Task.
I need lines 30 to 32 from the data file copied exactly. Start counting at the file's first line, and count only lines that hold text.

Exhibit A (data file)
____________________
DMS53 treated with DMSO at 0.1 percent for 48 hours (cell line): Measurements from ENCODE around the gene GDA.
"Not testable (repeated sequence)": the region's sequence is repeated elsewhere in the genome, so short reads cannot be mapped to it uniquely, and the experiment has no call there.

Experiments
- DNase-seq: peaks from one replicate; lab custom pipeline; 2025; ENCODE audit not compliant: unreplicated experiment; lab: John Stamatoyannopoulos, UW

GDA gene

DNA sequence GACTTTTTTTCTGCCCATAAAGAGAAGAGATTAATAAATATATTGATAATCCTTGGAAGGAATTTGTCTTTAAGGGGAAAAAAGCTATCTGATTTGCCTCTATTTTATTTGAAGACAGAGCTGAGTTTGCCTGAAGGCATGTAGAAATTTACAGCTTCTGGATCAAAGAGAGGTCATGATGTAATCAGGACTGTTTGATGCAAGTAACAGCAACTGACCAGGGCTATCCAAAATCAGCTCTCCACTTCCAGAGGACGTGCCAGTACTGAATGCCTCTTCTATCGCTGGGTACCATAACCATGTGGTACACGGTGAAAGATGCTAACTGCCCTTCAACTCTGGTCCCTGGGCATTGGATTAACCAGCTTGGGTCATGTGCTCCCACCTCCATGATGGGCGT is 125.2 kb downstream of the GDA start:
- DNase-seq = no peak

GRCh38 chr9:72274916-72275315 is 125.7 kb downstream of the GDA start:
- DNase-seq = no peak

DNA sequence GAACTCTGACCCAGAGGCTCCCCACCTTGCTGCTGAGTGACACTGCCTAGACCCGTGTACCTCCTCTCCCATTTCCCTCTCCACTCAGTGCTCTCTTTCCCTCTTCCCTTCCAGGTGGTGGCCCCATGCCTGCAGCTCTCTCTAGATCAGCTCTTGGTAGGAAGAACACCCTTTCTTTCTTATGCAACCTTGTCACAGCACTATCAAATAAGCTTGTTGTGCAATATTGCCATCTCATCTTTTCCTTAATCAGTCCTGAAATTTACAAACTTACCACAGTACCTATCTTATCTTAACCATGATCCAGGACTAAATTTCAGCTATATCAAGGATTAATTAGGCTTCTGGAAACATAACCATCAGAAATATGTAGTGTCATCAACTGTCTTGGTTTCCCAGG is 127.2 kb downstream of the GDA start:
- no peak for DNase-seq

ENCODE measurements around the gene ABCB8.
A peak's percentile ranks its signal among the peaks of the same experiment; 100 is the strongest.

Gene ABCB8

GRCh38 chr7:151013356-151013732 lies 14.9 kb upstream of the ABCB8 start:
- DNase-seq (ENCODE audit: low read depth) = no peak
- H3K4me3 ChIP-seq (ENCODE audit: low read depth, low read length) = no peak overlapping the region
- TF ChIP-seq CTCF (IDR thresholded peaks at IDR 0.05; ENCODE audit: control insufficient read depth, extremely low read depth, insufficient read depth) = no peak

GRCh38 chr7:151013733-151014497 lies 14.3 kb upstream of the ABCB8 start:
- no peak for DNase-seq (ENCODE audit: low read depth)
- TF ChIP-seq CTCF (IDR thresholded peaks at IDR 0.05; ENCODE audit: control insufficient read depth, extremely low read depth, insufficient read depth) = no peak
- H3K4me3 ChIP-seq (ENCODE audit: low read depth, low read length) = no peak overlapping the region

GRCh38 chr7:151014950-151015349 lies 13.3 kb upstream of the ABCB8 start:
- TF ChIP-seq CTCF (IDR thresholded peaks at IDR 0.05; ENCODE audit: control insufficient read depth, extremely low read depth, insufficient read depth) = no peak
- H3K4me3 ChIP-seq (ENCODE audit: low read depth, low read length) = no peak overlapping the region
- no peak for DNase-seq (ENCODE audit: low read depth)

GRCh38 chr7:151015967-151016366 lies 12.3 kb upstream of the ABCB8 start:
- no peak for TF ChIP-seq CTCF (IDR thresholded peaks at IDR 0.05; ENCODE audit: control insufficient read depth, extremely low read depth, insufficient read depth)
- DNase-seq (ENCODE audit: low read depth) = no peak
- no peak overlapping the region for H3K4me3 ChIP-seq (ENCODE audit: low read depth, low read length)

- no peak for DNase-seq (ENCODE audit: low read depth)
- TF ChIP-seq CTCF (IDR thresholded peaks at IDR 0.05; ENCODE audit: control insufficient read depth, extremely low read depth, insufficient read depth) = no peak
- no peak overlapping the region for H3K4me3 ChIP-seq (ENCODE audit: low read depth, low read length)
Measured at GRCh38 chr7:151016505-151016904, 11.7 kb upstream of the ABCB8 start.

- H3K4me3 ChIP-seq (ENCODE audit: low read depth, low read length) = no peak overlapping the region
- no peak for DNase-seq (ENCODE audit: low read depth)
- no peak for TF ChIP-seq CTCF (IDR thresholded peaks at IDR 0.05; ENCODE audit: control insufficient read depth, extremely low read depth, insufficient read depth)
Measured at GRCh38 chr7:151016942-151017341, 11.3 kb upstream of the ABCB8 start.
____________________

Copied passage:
- no peak overlapping the region for H3K4me3 ChIP-seq (ENCODE audit: low read depth, low read length)

- no peak for DNase-seq (ENCODE audit: low read depth)
- TF ChIP-seq CTCF (IDR thresholded peaks at IDR 0.05; ENCODE audit: control insufficient read depth, extremely low read depth, insufficient read depth) = no peak